FLOWERY BRANCH — Lakeland Baptist Church Pastor Brian Rhodes came to the Flowery Branch City Council meeting Wednesday morning with five members from his church at his side, and they all left disappointed.
Rhodes attended the City Council work session in an effort to move his church services from a remodeled residence at 7334 Williams Road in Flowery Branch to a building at 5556 Atlanta Highway, also in Flowery Branch.
"We basically asked for permission to have access to the building to rent it from the owner for worship services," Rhodes said.
But the council denied his request.
Due to a zoning ordinance current council members passed unanimously this summer, no new churches in Flowery Branch may operate on property zoned highway business. The 5556 Atlanta Highway location to which Rhodes is attempting to move his 47-member church is zoned highway business. The current building housing Lakeland Baptist Church is zoned agriculture.
Rhodes started Lakeland Baptist Church with 17 people in his living room in January 2006. As the congregation grew, it moved to a 3,000-square-foot building on Williams Road and held its grand opening service on March 12, 2006.
With his church expanding nearly three-fold since 2006, Rhodes said that he would like to move the congregation, the majority of whom are Flowery Branch residents, to the more than 10,000-square-foot building on Atlanta Highway to provide more space for kids programs and a larger sanctuary to accommodate three services each week.
"But after today, it doesn’t look real probable," Rhodes said. "I would just like to see (the Flowery Branch City Council) allow churches the ability to come in and rent space if there’s space available.
"I feel like the zoning restrictions on churches hinder the freedom of worship. It puts a restriction, or a limitation, on the places that you can have worship services. And I don’t think that’s fair. I think it’s a total contradiction of the First Amendment right that states our freedom to have public worship service."
Flowery Branch Planning Director James Riker told Rhodes during the work session that Lakeland Baptist could be able to hold worship services in the building on Atlanta Highway if the owner of the building, Clarice Bailey, filed an application for it to be rezoned as office professional.
Rhodes said that he would not be willing to ask Bailey to go to the trouble of rezoning the building which houses other businesses.
Although four members of the council maintained their support for the zoning ordinance which encompasses numerous restrictions for several different zones within the city, one council member said the ordinance was disgusting.
"The part I think is disgusting is the other four council members will not respond to the situation, and they do not listen to the public," Jan Smith said. "We write the laws, so we can also change them. I think we’ve made an error in the law, and I think we should change it."
Smith said she believed that the ordinance inappropriately denies or specifies where a church can be located, and violates the freedom of religion in our country. She added that she agreed with the new zoning ordinance as a whole in regard to its specifications on residential, business and industrial zoning, but did not agree with the area regarding the banning of churches from highway business zones.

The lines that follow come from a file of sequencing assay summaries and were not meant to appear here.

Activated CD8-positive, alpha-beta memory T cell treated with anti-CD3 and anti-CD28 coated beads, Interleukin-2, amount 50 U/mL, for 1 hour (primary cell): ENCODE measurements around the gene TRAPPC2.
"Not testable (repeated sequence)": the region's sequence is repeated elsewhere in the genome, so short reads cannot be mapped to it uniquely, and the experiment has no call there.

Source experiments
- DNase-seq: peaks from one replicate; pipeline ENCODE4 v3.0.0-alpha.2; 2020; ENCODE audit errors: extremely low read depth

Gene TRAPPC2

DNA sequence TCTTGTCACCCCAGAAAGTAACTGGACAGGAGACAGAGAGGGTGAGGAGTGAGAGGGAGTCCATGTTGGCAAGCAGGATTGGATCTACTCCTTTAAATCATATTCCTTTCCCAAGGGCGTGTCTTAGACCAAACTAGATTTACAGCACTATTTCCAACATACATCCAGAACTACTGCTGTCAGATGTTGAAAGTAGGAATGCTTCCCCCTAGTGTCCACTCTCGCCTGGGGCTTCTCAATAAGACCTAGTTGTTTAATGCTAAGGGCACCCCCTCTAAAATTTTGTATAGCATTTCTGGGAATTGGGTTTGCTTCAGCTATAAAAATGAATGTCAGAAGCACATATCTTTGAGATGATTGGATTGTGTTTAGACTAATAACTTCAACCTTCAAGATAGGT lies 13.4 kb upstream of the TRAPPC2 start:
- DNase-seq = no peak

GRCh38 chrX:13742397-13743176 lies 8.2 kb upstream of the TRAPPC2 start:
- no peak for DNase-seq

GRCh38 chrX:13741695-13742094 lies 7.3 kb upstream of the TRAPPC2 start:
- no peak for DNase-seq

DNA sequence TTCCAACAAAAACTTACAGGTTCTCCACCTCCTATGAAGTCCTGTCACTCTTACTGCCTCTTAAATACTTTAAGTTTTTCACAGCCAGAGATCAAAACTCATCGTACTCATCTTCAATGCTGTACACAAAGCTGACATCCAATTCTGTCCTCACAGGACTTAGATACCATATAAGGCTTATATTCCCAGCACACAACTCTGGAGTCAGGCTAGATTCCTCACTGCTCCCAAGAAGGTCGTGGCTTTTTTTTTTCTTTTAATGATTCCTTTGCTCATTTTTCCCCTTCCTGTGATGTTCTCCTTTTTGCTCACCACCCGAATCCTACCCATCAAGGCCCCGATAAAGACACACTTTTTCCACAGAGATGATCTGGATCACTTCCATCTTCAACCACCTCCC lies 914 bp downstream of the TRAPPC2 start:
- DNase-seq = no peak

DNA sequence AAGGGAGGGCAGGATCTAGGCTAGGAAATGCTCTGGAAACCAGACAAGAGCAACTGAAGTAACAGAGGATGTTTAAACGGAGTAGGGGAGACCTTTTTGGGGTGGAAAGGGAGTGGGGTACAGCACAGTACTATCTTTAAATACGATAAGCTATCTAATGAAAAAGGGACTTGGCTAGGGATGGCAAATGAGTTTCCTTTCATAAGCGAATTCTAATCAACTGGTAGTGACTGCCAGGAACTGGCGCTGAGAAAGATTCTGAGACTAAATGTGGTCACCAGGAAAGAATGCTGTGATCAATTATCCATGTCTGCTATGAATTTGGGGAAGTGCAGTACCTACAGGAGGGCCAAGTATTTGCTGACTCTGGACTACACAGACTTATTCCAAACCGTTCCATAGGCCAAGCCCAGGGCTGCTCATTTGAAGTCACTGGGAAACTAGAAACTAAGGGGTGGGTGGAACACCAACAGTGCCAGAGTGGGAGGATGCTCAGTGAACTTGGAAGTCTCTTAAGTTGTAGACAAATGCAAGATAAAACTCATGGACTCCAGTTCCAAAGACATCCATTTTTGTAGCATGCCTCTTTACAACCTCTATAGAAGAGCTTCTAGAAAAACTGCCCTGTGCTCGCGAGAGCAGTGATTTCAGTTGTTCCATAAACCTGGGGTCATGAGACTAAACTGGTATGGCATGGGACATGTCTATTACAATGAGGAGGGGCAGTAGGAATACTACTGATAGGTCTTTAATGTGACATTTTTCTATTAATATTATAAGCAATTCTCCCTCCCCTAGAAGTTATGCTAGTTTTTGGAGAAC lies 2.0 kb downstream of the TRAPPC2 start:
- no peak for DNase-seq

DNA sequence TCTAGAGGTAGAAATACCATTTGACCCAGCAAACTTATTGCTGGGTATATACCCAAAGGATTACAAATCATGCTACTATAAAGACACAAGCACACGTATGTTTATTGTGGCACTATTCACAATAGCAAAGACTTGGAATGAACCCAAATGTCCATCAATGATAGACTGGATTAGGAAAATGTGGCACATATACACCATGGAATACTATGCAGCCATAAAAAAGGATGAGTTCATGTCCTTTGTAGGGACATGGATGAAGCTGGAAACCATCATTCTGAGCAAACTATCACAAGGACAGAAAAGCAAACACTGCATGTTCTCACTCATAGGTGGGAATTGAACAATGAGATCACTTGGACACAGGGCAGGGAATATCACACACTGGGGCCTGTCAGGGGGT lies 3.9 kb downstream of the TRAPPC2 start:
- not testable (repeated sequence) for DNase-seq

"I’m very familiar with churches being located on highways in retail centers and business strip malls," Smith said. "It’s a very common thing in Gwinnett County, Hall County and metro-Atlanta and has been for decades."
Smith cited Blackshear Place Baptist Church, located on Atlanta Highway and Mundy Mill Road in Oakwood, as an example of a church operating in close proximity to a highway.
And Rhodes’ church isn’t the first to approach the Flowery Branch City Council asking for permission to relocate within city limits and to be denied.
Last year, the Rock Ministries, a growing church that sought relocation within Flowery Branch city limits, was not allowed to transfer to a building on Atlanta Highway. The church is now established at 5818 Atlanta Highway, just south of Flowery Branch city limits.
"They wanted to go into the tech building on Atlanta Highway, and that was even before this zoning was passed, but the council felt like that ... would take away from our business income and there were definitely not enough parking spaces and they wanted to use that building five nights a week," Flowery Branch Mayor Diane Hirling said.
"I felt bad for Pastor Rhodes, I really did," Hirling said. "Because I know he’s only trying to do the right thing, and he probably felt that building suited his needs even though it wasn’t in the right area of town."
Hirling said she believed the original intent of the zoning ordinance was to keep commercial business and retail near highway areas, and to not use those particular buildings for churches or residences.
"We’re not trying to keep churches out of the city, we’re just trying to get them to comply with zoning laws," Hirling said. "It’s just a matter of the area that they chose to be in."
Riker and Hirling encouraged Rhodes to meet with the city staff to discuss potential locations for Lakeland Baptist Church in Flowery Branch. And Rhodes said that he would be willing to meet with the city staff if they would be willing to help him find a space for his young church.
"Of course we want churches here," the Flowery Branch Mayor added. "As we grow, we’ll want more and more churches, they just have to be in the proper zoning area."